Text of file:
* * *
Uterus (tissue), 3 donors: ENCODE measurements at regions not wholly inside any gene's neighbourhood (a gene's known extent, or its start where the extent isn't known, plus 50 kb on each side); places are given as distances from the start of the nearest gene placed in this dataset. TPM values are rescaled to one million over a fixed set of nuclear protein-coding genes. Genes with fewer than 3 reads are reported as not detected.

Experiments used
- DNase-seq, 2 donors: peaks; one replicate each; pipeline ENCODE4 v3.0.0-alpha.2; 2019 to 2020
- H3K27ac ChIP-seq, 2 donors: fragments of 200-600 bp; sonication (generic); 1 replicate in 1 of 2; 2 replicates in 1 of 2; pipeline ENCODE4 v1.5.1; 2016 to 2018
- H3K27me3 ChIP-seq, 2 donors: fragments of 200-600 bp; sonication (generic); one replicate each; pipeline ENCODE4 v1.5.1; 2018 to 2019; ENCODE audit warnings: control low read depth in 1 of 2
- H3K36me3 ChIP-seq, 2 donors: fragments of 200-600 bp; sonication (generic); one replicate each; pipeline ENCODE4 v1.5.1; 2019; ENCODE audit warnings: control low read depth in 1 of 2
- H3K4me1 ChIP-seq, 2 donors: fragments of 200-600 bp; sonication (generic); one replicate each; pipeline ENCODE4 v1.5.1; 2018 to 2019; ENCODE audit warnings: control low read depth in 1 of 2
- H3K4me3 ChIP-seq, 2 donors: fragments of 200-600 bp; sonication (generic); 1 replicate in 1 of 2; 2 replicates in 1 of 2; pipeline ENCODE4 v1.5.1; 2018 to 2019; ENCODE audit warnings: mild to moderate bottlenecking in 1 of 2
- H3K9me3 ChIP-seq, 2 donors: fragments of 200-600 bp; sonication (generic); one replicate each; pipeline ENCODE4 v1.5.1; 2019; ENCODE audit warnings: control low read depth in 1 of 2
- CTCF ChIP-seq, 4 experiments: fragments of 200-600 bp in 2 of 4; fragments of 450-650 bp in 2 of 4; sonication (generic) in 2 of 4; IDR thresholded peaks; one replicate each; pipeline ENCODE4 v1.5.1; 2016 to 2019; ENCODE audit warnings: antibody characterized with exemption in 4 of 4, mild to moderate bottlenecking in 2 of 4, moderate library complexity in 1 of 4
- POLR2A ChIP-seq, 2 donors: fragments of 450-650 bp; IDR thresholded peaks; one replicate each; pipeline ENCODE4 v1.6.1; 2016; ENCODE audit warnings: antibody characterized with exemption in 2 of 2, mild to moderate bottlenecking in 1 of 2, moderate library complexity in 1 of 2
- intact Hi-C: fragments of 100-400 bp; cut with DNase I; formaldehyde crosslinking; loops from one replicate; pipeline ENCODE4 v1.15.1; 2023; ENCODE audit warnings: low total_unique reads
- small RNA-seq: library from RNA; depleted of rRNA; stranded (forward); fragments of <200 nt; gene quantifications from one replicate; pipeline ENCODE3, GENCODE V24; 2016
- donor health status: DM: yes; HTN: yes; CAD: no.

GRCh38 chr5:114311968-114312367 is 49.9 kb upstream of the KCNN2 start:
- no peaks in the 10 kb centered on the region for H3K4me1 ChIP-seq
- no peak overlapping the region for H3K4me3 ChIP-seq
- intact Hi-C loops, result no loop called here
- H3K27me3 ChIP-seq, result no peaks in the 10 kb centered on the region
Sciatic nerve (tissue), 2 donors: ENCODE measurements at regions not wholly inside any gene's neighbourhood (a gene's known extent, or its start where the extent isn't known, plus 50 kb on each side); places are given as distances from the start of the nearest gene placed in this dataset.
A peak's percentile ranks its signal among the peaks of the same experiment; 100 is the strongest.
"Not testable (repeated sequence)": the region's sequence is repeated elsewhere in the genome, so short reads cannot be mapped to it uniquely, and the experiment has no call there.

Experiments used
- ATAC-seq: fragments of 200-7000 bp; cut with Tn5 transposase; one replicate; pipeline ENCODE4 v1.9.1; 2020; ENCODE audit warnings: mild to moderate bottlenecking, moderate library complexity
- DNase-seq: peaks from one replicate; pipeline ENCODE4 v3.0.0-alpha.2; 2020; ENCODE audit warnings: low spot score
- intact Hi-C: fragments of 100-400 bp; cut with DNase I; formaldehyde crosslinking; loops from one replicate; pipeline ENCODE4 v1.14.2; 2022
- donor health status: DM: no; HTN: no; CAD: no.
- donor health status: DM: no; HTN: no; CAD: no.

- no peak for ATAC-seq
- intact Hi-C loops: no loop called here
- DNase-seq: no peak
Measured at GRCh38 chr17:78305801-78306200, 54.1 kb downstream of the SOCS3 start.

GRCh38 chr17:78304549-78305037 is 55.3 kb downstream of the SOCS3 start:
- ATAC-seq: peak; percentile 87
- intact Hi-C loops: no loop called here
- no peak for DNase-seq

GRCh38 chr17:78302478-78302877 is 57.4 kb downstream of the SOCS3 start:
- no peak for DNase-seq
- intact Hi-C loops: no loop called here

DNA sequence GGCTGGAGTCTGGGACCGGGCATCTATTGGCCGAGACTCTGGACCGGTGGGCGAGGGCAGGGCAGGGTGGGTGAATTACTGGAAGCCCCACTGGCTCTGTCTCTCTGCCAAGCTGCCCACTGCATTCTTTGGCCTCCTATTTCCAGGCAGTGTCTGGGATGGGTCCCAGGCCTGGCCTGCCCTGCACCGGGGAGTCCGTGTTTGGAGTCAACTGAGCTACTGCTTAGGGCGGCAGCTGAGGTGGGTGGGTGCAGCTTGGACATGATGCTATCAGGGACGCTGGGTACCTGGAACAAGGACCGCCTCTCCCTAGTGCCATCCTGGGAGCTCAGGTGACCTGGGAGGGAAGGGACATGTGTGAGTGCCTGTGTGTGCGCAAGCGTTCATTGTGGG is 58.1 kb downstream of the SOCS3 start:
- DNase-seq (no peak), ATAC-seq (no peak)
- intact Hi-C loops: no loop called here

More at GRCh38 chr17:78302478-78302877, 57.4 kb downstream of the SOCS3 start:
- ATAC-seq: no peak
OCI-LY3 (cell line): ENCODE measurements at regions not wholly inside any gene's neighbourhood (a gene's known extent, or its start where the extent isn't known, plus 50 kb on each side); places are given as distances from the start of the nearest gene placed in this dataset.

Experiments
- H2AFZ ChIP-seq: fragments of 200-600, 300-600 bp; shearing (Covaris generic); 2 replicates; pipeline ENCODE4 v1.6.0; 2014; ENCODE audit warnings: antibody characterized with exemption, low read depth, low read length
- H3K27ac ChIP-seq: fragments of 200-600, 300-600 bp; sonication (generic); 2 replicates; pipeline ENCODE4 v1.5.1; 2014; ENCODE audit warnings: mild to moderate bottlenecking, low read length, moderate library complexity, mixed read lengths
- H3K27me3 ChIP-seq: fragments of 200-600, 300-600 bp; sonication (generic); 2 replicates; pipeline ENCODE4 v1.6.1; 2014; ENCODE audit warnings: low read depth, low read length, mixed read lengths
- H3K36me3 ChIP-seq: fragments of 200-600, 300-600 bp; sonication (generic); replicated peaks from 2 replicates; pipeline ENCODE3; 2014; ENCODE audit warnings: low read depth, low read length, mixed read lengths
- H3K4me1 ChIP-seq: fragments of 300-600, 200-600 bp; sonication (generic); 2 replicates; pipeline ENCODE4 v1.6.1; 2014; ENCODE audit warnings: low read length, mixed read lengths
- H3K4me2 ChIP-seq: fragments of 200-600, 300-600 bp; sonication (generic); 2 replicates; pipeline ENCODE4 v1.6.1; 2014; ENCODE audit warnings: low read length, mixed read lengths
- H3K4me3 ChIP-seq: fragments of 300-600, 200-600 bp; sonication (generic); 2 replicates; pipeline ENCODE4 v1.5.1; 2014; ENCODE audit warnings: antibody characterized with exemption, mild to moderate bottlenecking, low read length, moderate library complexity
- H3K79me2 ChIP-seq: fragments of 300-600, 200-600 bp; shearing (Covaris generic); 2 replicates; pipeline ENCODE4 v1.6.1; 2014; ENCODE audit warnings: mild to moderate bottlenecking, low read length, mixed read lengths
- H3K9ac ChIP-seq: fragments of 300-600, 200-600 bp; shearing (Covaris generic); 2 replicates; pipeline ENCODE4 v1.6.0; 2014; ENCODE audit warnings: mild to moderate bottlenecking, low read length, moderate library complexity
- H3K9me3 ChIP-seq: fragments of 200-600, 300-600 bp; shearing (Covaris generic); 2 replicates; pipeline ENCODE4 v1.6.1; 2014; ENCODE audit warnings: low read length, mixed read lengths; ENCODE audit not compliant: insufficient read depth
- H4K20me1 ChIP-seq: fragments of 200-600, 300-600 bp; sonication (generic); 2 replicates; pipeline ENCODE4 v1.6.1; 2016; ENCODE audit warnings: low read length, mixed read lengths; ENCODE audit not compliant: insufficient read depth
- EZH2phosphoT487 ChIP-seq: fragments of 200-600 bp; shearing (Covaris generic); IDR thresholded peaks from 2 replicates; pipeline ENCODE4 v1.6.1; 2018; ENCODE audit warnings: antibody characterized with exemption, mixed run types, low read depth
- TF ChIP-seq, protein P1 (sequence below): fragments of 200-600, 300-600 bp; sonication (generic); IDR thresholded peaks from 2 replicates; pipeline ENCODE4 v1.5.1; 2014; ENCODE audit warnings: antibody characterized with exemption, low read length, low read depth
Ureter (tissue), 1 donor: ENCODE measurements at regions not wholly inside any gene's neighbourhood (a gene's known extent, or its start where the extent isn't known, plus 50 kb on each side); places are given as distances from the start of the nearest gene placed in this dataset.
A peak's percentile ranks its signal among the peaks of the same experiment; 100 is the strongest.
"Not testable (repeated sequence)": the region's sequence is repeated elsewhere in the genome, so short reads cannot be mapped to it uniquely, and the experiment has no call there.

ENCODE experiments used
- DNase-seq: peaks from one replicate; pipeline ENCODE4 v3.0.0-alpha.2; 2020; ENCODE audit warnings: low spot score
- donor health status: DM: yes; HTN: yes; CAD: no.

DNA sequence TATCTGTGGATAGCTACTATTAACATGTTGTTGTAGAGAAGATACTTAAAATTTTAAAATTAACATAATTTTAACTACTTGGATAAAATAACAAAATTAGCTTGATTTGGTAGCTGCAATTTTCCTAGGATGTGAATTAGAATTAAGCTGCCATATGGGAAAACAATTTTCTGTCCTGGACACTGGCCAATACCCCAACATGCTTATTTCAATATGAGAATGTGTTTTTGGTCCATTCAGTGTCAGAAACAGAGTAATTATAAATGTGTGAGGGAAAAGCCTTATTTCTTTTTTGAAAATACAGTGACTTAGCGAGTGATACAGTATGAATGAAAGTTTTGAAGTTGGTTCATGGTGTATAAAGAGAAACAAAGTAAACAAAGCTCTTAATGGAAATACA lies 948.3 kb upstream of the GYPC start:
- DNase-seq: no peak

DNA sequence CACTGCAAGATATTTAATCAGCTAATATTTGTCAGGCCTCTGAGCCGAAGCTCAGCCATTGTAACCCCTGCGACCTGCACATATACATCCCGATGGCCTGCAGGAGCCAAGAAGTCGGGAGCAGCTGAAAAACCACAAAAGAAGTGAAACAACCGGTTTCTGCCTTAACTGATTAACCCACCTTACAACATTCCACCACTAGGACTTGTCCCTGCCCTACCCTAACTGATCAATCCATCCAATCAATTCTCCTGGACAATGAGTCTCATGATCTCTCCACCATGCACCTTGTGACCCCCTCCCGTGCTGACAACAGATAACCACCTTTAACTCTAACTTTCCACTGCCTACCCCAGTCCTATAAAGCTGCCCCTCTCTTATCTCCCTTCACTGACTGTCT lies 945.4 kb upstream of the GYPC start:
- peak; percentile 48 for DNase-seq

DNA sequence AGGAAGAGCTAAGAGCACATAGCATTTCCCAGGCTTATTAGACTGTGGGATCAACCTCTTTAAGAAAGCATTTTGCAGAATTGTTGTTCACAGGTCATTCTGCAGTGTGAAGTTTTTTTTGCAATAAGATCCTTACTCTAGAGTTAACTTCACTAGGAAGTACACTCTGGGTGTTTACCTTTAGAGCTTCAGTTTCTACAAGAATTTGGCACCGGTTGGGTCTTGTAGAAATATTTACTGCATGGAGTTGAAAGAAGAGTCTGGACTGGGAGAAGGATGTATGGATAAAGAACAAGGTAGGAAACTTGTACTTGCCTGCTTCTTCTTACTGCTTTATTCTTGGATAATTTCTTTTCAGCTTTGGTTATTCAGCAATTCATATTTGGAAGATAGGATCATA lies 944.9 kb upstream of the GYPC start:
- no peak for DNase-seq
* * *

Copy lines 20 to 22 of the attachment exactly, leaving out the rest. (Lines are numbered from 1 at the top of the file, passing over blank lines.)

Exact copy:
Sciatic nerve (tissue), 2 donors: ENCODE measurements at regions not wholly inside any gene's neighbourhood (a gene's known extent, or its start where the extent isn't known, plus 50 kb on each side); places are given as distances from the start of the nearest gene placed in this dataset.
A peak's percentile ranks its signal among the peaks of the same experiment; 100 is the strongest.
"Not testable (repeated sequence)": the region's sequence is repeated elsewhere in the genome, so short reads cannot be mapped to it uniquely, and the experiment has no call there.